The status of the Russian language was one of the hotly debated issues that delayed the signing of a national unity agreement on key policies by President Viktor Yushchenko and parliamentary leaders before Viktor Yanukovych's appointment as prime minister last month. The sides eventually agreed to keep Ukrainian as the main state language, without entrenching it as the only official language.
"Our party stresses that foot-dragging on the language issue is a real threat to Ukraine's national security," said Petro Symonenko, whose party is part of a ruling coalition that also comprises the Party of Regions, the Socialists and some members of pro-presidential Our Ukraine. "In particular, delay in granting Russian the status as a second state language is in conflict with Ukraine's European choice."
He said the current policy pursued by the authorities in the language realm antagonized certain forces in Russia who speculated on this problem and created an unfavorable political climate, impeding the normalization of Ukrainian-Russian relations.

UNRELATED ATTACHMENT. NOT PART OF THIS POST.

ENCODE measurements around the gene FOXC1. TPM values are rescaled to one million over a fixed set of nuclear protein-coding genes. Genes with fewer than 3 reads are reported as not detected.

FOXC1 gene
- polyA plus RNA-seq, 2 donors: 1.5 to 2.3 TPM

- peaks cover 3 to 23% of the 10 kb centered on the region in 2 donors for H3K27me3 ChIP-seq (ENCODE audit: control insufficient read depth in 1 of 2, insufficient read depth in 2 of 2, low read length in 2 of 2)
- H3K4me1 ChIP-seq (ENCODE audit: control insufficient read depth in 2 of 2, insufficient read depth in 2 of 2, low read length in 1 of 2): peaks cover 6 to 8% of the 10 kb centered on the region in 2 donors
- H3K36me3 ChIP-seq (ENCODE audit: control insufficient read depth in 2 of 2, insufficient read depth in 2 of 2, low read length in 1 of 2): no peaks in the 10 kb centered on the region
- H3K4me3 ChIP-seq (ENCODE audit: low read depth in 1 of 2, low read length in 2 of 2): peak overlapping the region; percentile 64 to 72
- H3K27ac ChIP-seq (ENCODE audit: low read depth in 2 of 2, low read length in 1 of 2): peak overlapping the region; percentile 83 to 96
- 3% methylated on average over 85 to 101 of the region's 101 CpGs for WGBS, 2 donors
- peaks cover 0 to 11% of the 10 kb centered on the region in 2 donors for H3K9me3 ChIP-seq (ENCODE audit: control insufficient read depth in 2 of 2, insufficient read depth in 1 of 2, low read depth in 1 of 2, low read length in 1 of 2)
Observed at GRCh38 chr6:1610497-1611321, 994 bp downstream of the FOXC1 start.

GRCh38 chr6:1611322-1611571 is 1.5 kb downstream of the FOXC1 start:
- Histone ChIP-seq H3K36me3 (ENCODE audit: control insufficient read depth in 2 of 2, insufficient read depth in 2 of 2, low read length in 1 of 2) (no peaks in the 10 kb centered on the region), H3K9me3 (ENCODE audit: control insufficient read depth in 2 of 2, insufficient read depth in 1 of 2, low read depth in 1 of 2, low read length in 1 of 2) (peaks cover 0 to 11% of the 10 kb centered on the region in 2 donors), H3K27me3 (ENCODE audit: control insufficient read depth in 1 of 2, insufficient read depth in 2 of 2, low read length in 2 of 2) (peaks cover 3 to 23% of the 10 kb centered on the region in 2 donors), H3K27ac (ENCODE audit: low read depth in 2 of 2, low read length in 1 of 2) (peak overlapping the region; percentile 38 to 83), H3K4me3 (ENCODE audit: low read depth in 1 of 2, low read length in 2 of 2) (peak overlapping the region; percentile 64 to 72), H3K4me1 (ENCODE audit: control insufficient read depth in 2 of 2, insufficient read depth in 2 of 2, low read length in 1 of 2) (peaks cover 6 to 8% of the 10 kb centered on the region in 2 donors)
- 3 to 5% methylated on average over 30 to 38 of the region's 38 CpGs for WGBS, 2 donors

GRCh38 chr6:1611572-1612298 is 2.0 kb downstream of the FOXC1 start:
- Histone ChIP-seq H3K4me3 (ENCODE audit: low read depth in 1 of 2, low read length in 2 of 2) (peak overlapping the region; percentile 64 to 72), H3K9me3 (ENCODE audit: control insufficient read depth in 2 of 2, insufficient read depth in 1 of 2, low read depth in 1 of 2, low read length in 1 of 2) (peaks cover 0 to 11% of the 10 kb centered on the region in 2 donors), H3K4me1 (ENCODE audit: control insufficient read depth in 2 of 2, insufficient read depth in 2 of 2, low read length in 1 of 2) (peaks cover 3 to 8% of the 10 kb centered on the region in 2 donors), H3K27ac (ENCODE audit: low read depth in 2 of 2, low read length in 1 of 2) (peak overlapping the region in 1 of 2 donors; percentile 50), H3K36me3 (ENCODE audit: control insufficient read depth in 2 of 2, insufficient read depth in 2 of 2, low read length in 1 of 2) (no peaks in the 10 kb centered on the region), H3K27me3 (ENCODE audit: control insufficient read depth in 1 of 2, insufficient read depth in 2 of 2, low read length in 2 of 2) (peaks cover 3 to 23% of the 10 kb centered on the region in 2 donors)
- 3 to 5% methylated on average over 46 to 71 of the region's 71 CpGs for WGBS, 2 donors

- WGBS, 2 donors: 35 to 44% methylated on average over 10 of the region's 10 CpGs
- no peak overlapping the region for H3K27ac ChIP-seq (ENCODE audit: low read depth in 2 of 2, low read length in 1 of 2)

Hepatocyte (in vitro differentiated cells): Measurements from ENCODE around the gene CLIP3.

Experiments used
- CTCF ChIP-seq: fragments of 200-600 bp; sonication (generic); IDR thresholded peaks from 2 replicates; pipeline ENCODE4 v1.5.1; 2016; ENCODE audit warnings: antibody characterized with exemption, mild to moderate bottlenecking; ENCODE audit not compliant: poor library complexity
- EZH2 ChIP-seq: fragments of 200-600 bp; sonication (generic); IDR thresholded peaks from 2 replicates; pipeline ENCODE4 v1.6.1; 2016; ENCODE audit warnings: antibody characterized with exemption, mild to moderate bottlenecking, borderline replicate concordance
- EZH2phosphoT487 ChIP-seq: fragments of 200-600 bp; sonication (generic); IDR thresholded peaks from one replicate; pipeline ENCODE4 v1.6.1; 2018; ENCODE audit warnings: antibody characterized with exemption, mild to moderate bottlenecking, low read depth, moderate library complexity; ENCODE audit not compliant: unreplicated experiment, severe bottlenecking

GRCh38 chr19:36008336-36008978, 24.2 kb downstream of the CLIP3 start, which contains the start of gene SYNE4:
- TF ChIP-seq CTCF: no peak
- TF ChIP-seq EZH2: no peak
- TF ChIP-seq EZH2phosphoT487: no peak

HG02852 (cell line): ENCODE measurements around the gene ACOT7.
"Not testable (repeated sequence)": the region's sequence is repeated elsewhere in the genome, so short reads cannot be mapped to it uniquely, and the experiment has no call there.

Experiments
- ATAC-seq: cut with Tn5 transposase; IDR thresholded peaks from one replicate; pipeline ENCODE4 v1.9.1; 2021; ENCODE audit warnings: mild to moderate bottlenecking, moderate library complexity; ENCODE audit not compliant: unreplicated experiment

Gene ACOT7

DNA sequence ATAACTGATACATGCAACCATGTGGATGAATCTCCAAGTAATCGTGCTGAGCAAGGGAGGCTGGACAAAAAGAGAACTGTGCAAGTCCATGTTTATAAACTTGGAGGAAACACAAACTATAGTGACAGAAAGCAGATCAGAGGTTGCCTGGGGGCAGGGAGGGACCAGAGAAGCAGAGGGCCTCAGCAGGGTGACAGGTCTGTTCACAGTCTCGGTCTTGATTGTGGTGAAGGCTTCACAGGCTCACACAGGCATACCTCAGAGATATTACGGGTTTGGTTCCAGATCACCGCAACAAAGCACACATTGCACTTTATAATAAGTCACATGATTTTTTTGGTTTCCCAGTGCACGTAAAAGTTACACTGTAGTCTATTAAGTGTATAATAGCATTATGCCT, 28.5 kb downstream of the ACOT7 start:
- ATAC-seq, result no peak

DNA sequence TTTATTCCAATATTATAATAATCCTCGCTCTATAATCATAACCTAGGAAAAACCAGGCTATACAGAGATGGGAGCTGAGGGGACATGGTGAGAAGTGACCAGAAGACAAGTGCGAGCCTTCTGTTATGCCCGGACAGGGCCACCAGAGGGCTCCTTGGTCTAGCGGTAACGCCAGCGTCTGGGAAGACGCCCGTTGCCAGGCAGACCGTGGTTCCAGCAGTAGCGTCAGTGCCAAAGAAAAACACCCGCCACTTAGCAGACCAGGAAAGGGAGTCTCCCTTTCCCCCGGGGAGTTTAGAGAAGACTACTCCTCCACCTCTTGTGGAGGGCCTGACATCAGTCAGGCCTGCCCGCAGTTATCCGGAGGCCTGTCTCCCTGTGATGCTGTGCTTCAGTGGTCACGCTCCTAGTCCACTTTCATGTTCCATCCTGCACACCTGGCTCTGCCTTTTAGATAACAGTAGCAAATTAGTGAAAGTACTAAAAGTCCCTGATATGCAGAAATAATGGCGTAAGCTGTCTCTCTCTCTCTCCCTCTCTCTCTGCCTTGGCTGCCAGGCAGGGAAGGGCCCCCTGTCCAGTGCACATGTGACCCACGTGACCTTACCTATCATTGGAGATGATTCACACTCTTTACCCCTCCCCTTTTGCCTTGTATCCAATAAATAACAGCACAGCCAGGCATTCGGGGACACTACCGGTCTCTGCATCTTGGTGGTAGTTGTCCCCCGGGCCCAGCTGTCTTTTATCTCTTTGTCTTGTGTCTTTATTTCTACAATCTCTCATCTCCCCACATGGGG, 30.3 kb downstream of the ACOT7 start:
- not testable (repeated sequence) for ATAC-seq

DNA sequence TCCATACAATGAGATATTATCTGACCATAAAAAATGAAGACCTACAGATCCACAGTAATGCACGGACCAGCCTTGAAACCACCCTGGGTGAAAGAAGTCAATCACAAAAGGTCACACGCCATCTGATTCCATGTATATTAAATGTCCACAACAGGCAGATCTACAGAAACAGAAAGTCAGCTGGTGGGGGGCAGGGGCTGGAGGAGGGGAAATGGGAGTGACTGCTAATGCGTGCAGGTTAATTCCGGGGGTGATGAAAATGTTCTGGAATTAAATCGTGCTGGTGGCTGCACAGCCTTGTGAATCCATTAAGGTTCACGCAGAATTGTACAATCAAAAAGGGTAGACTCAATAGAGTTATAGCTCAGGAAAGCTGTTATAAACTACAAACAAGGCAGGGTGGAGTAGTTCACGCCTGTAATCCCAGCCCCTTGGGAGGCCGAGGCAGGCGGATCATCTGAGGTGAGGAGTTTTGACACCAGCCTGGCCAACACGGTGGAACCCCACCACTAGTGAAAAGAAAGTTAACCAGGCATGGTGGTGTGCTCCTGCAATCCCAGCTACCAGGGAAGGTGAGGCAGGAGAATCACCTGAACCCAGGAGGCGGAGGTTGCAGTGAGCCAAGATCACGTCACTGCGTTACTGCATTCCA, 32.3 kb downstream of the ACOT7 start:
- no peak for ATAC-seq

"We are planting a humanitarian time bomb in relations with Russia," he said. "This also affects economic matters."
Yanukovych said last month that granting Russian the status of an official language in the country was impossible under current conditions, but that Ukraine needed a law to regulate the use of the Russian language, in line with the European Charter for Regional or Minority Languages.
Symonenko said the Communist faction would advocate budget spending in full on programs to enable the Charter to be applied in Ukraine.
The Communist Party, which has 21 seats in the 450-member Supreme Rada, will also advocate a long-debated common economic space for Ukraine, Russia, Belarus, and Kazakhstan, he said.
"The creation of the common economic space should be an important part of the government's anti-crisis program, along with the formation of a gas-transportation venture, comprising Ukraine, Russia and interested parties from Europe and Asia," he said.